Combining cheese and wine may seem daunting, and is something only a skilled professional can do. There are a myriad of wines and cheeses to select from, but if broken down into just a few steps, it could be simpler.
The first step is to separate your wines into three groups: white, red, and sweet dessert wines. If you are looking for cheese, start with the source, which could be cow or goat, or sheep. Choose the degree of sharpness of the cheese: medium, mild, or even robust. Here are 10 great pairings for cheese and wine to help you get off to a good start.
Cheese and Wine Pairings
Riesling with Young Gouda Cheese
Rieslings emit the aroma of plums, peaches, and cherries. The white wine is characterized by a lighter structure than Chardonnay. When it is paired with fresh Gouda cheese the flavors blend and develop a sweet taste with the softness without a bite or tartness.
Chardonnay and mild Cheddar Cheese
Chardonnay is among the most well-known wines in the world. Fermented plump-green grapes. Oak barrels lend it its mouthfeel that is buttery. The freshness and fruitiness of medium-bodied Chardonnay will make it perfect alongside mild cheeses.
From cow’s milk, the creamy texture of young cheddar cheese improves the apple and pear notes that this white wine has. Chardonnay is among the most sought-after wines around the world.
Sauvignon Blanc and Monterey Jack
Monterey Jack or Jack cheese is a mild and young cheese made of cow’s milk. Because of its delicate flavor, it doesn’t cover its Sauvignon Blanc, which is an effervescent, bright white wine. This wine is low in alcohol and emits a subtle grassy, earthy scent.
Pinot Grigio with Fresh Mozzarella
Pinot Grigio is a light refreshing white wine. It is a bright wine with a taste of tart pears and sweet melons. It’s a refreshing wine, which clears the palate. It’s a good match with mild cheeses. Sharp cheeses or those aged in the past would be completely overpowering.
Fresh mozzarella is a perfect blend and effortlessly pairs with the Pinot Grigio. It is kept in a bath of water either brine or even whey. This allows the cheese to maintain its milky and creamy flavor. It’s simple making mozzarella yourself and only requires four ingredients.
Gewurztraminer and Chevre
A product from France, Gewurztraminer is a sweet white wine that oddly enough, has the aroma that is characteristic of tropical Asian fruit called lychee. The soft, fragrant wine explodes with flavor when you pair it by the earthiness that comes from Chevre. Chevre is a goat cheese that is different than cheese made from cow’s milk.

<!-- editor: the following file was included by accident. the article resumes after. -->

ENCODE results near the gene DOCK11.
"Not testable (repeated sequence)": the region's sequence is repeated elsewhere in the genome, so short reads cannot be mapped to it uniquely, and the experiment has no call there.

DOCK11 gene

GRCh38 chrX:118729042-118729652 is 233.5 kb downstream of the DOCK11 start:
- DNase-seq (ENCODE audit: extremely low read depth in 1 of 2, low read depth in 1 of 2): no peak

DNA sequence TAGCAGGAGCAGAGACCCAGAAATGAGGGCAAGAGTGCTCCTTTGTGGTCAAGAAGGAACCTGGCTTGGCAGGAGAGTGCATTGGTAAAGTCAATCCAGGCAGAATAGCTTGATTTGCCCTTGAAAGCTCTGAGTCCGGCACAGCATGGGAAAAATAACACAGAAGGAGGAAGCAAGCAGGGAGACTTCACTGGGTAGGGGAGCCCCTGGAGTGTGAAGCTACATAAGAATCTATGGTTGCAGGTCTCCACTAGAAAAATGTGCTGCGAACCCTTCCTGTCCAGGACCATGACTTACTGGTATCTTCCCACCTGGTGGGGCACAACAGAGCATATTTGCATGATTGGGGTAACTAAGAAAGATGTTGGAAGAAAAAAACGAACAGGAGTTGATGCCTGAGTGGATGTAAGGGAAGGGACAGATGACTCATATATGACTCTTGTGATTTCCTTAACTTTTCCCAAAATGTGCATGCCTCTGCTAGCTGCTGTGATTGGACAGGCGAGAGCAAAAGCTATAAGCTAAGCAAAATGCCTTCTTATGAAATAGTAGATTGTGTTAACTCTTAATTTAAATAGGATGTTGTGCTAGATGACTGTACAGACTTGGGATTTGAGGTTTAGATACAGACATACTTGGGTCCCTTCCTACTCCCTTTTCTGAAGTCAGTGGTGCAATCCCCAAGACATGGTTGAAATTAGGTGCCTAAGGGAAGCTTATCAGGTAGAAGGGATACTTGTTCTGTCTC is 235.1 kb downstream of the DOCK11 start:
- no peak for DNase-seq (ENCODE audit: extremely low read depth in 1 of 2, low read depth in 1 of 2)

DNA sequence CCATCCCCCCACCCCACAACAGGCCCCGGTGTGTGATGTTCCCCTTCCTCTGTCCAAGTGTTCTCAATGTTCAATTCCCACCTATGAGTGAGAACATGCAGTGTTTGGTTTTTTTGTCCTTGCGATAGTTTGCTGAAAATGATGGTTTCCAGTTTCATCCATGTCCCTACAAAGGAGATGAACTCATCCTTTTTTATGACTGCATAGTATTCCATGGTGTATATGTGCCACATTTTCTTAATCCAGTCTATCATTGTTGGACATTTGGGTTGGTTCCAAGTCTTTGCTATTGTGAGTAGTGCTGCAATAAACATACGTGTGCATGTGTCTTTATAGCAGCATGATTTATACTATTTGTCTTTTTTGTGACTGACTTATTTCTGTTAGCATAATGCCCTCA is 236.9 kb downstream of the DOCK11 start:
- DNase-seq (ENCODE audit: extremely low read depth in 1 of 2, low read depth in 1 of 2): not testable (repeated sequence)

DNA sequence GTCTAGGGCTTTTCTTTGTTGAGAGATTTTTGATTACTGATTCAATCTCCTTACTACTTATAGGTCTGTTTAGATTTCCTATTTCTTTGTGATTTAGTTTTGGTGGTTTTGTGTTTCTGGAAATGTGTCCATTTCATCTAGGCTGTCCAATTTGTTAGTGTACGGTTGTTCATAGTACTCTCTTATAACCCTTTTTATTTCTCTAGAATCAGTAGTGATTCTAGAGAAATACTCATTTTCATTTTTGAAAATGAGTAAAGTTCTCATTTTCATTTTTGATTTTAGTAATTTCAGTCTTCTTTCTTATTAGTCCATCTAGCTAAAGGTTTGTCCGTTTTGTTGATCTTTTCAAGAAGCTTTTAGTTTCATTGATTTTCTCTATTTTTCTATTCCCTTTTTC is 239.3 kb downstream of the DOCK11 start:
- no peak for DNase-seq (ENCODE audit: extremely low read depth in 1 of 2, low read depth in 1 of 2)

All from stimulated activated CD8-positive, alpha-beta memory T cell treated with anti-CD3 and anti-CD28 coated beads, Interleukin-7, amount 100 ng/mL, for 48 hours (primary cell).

Zinfandel and Muenster
A dark, thick jam that is smuggled with black pepper, describes this red medium-to-full-bodied wine. Muenster is mild, nearly bland, and soft in the mouth. The softness of this cheese will not overwhelm the spicy flavor of Zins however, it will complement it. Cabernets are dry. Red wines with deep color. They are renowned for their rich velvety flavor and full body. They are acidic and contain tannins. Due to their strong flavor, they go well with cheeses that compete equally with strong tastes.
Aged cheeses, like the extra-sharp cheddar, go well with this alcoholic drink. Gorgonzola which is a salty blue cheese is a great accompaniment. Roquefort is well-known and easily available blue cheese that is good as well.
Merlot and aged Gouda
Dry red wines Merlot differs from Cabernet Sauvignon. Merlots range from medium to full-bodied and are slightly more suppl than cabs and are less tannic. Merlots are a strong blend of ripe black cherries black tea and plums. Herbs naturally enhance the sweetness. Aged Gouda is very firm. It is cut neatly into squares. It’s sharp and holds against more rich wine that is dark and red. The aged cheese brings out the distinctive black tea flavor of the Merlot.
Pinot Noir with Gruyere
Pinot Noir is a light-medium red wine, not as darker one as Merlots and Cabs. Pinot Noir wine has a sweet jam-like flavor similar to strawberries and raspberries. Gruyere is a mature cheese that is nutty and has some saltiness. It is not too strong on the taste. The wine brings out the ripeness of Pinot Noir.
Port and Stilton
Port is sweet fruity red wine. It is not a wine with tannins. It is acidic like other reds. Port is fortified by the alcohol Brandy. After being blended with the Brandy keeps the grapes from becoming more alcoholic, and helps keep the wine youthful…
Stilton is a robust blue cheese with a strong blue. The sweetness of Port combined with the strong salty Stilton makes for a strong combination. This dish is best served in smaller portions that are bite-sized and accompanied by a small but hefty bottle of port. It can be overwhelming when served in huge amounts.
The secret to creating delicious and exciting wine and food pairings is to make bolder and rich red wines to pair with cheese that’s equally strong. Look for aged cheeses as well as blue cheeses to pair with Cabs, Merlots, and Pinot Noir. The sweeter wines, such as Port, work well with salty and aged cheese.
White wines are great with cheeses younger in an age like cheeses that are mild like mozzarella and cheddar. The stronger cheeses will ruin the delicate fruits and herbs as well as the earthy flavors of Chardonnays and Pinot Grigio, but do not be afraid of trying different combinations. Sometimes, something you think would not be a good match, creates a fresh trend within the pairing of cheese and wine world.